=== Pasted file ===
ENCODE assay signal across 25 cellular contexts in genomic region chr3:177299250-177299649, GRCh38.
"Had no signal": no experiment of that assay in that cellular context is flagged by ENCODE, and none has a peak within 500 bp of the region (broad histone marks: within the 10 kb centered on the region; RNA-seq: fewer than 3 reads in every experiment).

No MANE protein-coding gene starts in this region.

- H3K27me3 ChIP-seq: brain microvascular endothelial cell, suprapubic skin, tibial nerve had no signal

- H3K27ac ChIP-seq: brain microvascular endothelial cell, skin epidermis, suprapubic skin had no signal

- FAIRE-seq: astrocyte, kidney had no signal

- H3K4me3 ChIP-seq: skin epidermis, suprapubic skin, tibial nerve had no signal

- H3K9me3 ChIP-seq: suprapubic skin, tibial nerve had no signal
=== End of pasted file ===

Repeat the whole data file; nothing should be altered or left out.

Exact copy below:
ENCODE assay signal across 25 cellular contexts in genomic region chr3:177299250-177299649, GRCh38.
"Had no signal": no experiment of that assay in that cellular context is flagged by ENCODE, and none has a peak within 500 bp of the region (broad histone marks: within the 10 kb centered on the region; RNA-seq: fewer than 3 reads in every experiment).

No MANE protein-coding gene starts in this region.

- H3K27me3 ChIP-seq: brain microvascular endothelial cell, suprapubic skin, tibial nerve had no signal

- H3K27ac ChIP-seq: brain microvascular endothelial cell, skin epidermis, suprapubic skin had no signal

- FAIRE-seq: astrocyte, kidney had no signal

- H3K4me3 ChIP-seq: skin epidermis, suprapubic skin, tibial nerve had no signal

- H3K9me3 ChIP-seq: suprapubic skin, tibial nerve had no signal